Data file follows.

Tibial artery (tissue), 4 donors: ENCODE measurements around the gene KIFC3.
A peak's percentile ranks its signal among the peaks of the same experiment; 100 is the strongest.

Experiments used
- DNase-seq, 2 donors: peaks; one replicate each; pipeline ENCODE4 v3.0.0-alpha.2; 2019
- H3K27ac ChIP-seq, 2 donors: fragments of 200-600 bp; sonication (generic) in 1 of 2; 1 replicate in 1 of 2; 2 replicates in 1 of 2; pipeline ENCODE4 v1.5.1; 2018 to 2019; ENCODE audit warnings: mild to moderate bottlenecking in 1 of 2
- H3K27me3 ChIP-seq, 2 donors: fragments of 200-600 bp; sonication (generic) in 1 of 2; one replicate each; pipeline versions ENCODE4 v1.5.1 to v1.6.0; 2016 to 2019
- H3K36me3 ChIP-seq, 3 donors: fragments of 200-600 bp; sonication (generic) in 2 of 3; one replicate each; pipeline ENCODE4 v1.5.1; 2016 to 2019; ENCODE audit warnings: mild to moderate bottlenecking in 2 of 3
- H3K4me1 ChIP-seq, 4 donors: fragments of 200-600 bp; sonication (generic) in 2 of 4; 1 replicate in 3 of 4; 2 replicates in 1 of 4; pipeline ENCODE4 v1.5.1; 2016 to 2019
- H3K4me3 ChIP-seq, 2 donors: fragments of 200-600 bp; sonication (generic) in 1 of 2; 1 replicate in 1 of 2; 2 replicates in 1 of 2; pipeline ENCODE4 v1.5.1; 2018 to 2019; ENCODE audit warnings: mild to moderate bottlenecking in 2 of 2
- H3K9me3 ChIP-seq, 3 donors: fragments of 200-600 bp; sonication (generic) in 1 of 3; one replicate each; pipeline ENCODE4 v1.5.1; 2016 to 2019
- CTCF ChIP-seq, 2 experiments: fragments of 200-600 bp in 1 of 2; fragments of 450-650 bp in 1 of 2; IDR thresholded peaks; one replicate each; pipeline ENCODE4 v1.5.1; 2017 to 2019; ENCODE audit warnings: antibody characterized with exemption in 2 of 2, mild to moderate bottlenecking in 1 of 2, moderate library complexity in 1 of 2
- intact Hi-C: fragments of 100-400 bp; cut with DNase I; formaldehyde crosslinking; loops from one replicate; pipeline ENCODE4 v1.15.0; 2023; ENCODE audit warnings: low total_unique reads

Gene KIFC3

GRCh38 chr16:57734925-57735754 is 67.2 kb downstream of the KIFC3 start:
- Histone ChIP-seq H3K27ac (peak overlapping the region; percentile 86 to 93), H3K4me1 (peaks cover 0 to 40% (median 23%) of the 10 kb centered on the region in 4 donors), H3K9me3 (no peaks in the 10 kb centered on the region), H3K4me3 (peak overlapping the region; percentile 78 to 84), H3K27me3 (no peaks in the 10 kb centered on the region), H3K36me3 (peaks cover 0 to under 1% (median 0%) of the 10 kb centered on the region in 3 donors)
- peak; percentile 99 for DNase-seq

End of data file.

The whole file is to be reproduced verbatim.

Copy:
Tibial artery (tissue), 4 donors: ENCODE measurements around the gene KIFC3.
A peak's percentile ranks its signal among the peaks of the same experiment; 100 is the strongest.

Experiments used
- DNase-seq, 2 donors: peaks; one replicate each; pipeline ENCODE4 v3.0.0-alpha.2; 2019
- H3K27ac ChIP-seq, 2 donors: fragments of 200-600 bp; sonication (generic) in 1 of 2; 1 replicate in 1 of 2; 2 replicates in 1 of 2; pipeline ENCODE4 v1.5.1; 2018 to 2019; ENCODE audit warnings: mild to moderate bottlenecking in 1 of 2
- H3K27me3 ChIP-seq, 2 donors: fragments of 200-600 bp; sonication (generic) in 1 of 2; one replicate each; pipeline versions ENCODE4 v1.5.1 to v1.6.0; 2016 to 2019
- H3K36me3 ChIP-seq, 3 donors: fragments of 200-600 bp; sonication (generic) in 2 of 3; one replicate each; pipeline ENCODE4 v1.5.1; 2016 to 2019; ENCODE audit warnings: mild to moderate bottlenecking in 2 of 3
- H3K4me1 ChIP-seq, 4 donors: fragments of 200-600 bp; sonication (generic) in 2 of 4; 1 replicate in 3 of 4; 2 replicates in 1 of 4; pipeline ENCODE4 v1.5.1; 2016 to 2019
- H3K4me3 ChIP-seq, 2 donors: fragments of 200-600 bp; sonication (generic) in 1 of 2; 1 replicate in 1 of 2; 2 replicates in 1 of 2; pipeline ENCODE4 v1.5.1; 2018 to 2019; ENCODE audit warnings: mild to moderate bottlenecking in 2 of 2
- H3K9me3 ChIP-seq, 3 donors: fragments of 200-600 bp; sonication (generic) in 1 of 3; one replicate each; pipeline ENCODE4 v1.5.1; 2016 to 2019
- CTCF ChIP-seq, 2 experiments: fragments of 200-600 bp in 1 of 2; fragments of 450-650 bp in 1 of 2; IDR thresholded peaks; one replicate each; pipeline ENCODE4 v1.5.1; 2017 to 2019; ENCODE audit warnings: antibody characterized with exemption in 2 of 2, mild to moderate bottlenecking in 1 of 2, moderate library complexity in 1 of 2
- intact Hi-C: fragments of 100-400 bp; cut with DNase I; formaldehyde crosslinking; loops from one replicate; pipeline ENCODE4 v1.15.0; 2023; ENCODE audit warnings: low total_unique reads

Gene KIFC3

GRCh38 chr16:57734925-57735754 is 67.2 kb downstream of the KIFC3 start:
- Histone ChIP-seq H3K27ac (peak overlapping the region; percentile 86 to 93), H3K4me1 (peaks cover 0 to 40% (median 23%) of the 10 kb centered on the region in 4 donors), H3K9me3 (no peaks in the 10 kb centered on the region), H3K4me3 (peak overlapping the region; percentile 78 to 84), H3K27me3 (no peaks in the 10 kb centered on the region), H3K36me3 (peaks cover 0 to under 1% (median 0%) of the 10 kb centered on the region in 3 donors)
- peak; percentile 99 for DNase-seq